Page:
Trying to be provocative with a capital “P,” Anne Fontaine’s “Adore” undermines itself by provoking unintended laughs.
By WALTER ADDIEGO
San Francisco Chronicle
The film has a hot-button subject — two adult women friends have affairs with each other’s son — and two appealing stars in Naomi Watts and Robin Wright, but there’s no way to take it as seriously as it wants to be taken.
The opening sequence traces the remarkably close friendship of Lil (Watts) and Roz (Wright), next-door neighbors on a gorgeous stretch of Australia’s east coast, to their idyllic childhood. Now they have sons (James Frecheville, Xavier Samuel) who are in their late teens, handsome surfers as physically striking as their admiring moms. Roz’s husband, an ambitious academic, is away a lot; Lil is a widow.
There must be something in the summer sunshine (to say nothing of the pervasive air of narcissism), because soon Lil’s son is making love to Roz. When Roz’s boy finds out, he angrily puts a move on Lil, who succumbs, after showing a bit more resistance than Roz.
Soon everyone knows what everyone else is doing, and after some hemming and hawing, they decide to carry on the cozy arrangement. Complications and consequences ensue as the boys eventually move into relationships with women their own age.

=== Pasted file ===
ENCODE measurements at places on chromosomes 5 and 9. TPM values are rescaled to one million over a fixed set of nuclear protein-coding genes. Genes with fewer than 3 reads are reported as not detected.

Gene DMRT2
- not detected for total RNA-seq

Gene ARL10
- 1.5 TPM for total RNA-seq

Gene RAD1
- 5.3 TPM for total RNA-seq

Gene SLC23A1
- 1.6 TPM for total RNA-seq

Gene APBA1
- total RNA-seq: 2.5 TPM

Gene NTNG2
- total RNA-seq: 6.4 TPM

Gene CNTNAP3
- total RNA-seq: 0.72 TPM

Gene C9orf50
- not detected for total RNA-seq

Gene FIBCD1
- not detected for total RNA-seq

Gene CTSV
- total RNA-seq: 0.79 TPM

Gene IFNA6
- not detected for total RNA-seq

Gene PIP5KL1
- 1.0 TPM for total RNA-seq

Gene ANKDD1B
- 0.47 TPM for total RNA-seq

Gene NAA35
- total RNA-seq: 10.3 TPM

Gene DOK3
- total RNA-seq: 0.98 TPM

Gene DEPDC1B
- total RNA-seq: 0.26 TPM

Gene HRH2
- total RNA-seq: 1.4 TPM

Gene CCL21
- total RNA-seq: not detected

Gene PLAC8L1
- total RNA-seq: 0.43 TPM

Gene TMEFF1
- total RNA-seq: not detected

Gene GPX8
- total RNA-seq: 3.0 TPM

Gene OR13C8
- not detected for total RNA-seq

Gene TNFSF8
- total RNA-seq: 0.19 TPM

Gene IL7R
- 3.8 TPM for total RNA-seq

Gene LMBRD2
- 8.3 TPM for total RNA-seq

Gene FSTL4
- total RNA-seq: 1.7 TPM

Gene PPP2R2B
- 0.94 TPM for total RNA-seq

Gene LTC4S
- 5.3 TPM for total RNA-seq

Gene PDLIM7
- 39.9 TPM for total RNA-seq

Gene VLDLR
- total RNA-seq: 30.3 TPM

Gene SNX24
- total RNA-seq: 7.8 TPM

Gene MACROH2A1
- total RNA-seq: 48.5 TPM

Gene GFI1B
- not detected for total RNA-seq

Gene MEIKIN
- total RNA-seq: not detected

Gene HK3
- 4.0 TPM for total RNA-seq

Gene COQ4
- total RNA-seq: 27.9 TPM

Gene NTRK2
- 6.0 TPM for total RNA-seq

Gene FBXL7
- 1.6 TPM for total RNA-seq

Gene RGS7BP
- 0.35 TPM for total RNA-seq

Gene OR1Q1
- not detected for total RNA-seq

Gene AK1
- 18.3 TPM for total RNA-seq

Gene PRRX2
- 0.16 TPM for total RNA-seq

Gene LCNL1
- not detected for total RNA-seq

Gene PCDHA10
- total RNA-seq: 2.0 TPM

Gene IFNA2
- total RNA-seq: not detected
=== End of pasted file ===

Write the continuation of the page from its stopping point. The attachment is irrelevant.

Director Fontaine (“Coco Before Chanel”), making her English-language film debut here, shows something of a tin ear for dialogue, allowing the likes of this:
Roz: What have we done?
Lil: We’ve crossed a line.
Surprisingly, the screenplay is by the usually reliable Christopher Hampton (“Dangerous Liaisons”). It isn’t exactly nonstop clunkers, but he does seem hellbent on soft-selling the inherent absurdities of the situation. There are also issues with some of the characterizations — while the sons seem far from intellectual giants, one of them aspires to be a theatrical director.
Sporadically, director and writer can at least hint at elements from the movie’s source material, Doris Lessing’s “The Grandmothers”: melancholy reflections on the passage of time and a sense that the forbidden affairs are metaphors for the women’s intense friendship.
But there’s so much trumpery on parade, including a relentless air of self-importance, that it’s even hard to simply enjoy the performances of the two stars, who give more than the film deserves.
(At the Leawood.)